To be honest, it disgusts me when lawyers make sophistic arguments about why the law must cannot favor and encourage the upbringing of children by their natural mother and father. Every child yearns to know and love, and be loved by, his mother and father. Proponents of gay marriage do not give a damn about this or, even more grotesquely, deny it. In order to cater to the sexual desire of adults, gay marriage runs roughshod over the interests of the child. This is one of many things that future generations will condemn us for. The generations may be of a different civilization however, if, as many thinking Catholics believe, gay marriage is a symptom of the collapse of Western Civilization.
Posted by: Dan | Sep 28, 2010 10:56:41 PM
Actually, there has been a good deal of research on the impact of same-sex and homosexual adoptions, and the results are favorable. It's not likely that allowing adoptive, same-sex parents to marry would be harmful.
Since many same-sex couples probably would NOT adopt, the significance of these studies to the legalization of same-sex marriage is probably more emotional than practical. They are a response to the claims that same-sex marriage will harm children; for which there is no evidence and a growing mound of counter-evidence.
Posted by: sean samis | Sep 29, 2010 9:11:39 AM
Adoption, by its very nature, does not allow children to know, love, and be loved by their biological parents. If you are going to oppose adoption by same-sex couples on those grounds, you must logically oppose adoption by validly married heterosexual couples as well.
The alternatives for the vast majority of potential adoptees are not to stay with their biological parents, on the one hand, or be adopted, on the other. They are to remain in foster (or institutional) care or be adopted. I suspect you feel it would be preferable for a child to remain in foster or institutional care rather than be adopted by a same-sex couple, but be assured that there are a lot of people who disagree with you.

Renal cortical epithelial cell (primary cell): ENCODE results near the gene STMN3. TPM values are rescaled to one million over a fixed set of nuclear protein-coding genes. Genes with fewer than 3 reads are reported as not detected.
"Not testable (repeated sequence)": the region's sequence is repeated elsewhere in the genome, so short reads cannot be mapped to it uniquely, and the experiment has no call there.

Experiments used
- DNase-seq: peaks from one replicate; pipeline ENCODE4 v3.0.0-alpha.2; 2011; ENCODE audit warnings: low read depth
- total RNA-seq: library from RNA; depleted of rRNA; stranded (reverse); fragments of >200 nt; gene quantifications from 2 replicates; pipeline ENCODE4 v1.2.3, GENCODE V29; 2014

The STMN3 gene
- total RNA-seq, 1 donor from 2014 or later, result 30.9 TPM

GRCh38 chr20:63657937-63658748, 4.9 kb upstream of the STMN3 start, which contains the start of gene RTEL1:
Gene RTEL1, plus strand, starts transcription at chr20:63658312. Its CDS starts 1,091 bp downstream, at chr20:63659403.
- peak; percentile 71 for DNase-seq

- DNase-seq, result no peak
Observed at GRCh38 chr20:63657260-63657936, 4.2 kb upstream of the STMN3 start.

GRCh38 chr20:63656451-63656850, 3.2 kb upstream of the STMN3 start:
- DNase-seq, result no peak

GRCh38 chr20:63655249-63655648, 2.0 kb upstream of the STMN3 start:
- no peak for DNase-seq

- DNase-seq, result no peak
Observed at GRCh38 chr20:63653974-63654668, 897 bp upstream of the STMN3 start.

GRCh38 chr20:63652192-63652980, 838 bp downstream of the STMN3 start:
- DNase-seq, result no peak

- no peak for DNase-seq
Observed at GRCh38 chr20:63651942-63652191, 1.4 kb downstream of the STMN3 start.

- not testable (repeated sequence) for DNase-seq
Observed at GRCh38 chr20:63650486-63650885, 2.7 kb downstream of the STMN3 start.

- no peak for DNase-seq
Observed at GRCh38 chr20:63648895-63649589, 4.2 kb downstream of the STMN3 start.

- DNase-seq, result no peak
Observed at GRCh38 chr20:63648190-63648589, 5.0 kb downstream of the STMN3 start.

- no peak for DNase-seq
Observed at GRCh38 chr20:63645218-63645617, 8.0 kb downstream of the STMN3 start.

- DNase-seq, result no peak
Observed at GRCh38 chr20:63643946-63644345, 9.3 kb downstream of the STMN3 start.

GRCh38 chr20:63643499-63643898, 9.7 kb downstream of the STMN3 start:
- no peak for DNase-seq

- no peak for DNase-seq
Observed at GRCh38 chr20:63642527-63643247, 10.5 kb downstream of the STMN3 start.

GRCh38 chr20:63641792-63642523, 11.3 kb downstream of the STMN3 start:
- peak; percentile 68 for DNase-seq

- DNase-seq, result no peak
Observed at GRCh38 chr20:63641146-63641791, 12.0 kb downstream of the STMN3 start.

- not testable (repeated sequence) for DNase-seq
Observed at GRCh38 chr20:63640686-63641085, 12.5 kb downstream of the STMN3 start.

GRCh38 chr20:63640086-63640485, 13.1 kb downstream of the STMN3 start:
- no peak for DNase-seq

It seems to me much more of a problem that so many children are born outside of wedlock than that a relatively small number will be raised by same-sex couples. The percent of births to unmarried women in the United States is nearing the 40% mark, and is over 50% among African-Americans. Considering that, the fact that maybe 2% (rough guess) of children in the United States might be adopted by same-sex couples seems trivial, by comparison.
Posted by: David Nickol | Sep 29, 2010 11:41:49 AM
I apologize for the error in my post this morning at 9:11. It should have been addressed to Dan, not to SCJ. My error entirely.
Posted by: sean samis | Sep 29, 2010 11:55:14 AM
We allow adoption to fix a broken situation; we don't however want encourage the creation of the broken situations. Gay marriage endorses the broken situation and calls it good for children. By endorsing a family model that does not require both a mother and a father, gay marriage also exacerbates phenomenon of single parenthood.
The above link is to NOM's 9th Circuit brief in the Perry case. At pages 24 through 31 the brief persuasively refutes the claim that there is a scientific consensus that gay marriage does not harm children.
Posted by: Dan | Sep 29, 2010 11:39:30 PM
“Gay marriage” makes no statement about the value of single parenthood. Same-sex marriage does not “endorse” anything except same-sex marriage. Same-sex marriage does not encourage the creation of “broken situations”. Its purpose is to “create” married couples, so it will not be the source of single parent households any more than different-sex marriage is now.
With regard to the NOM brief; like any good brief it provides the side of the story most favorable to its point of view. When all the briefs are in, then we can see which is more persuasive.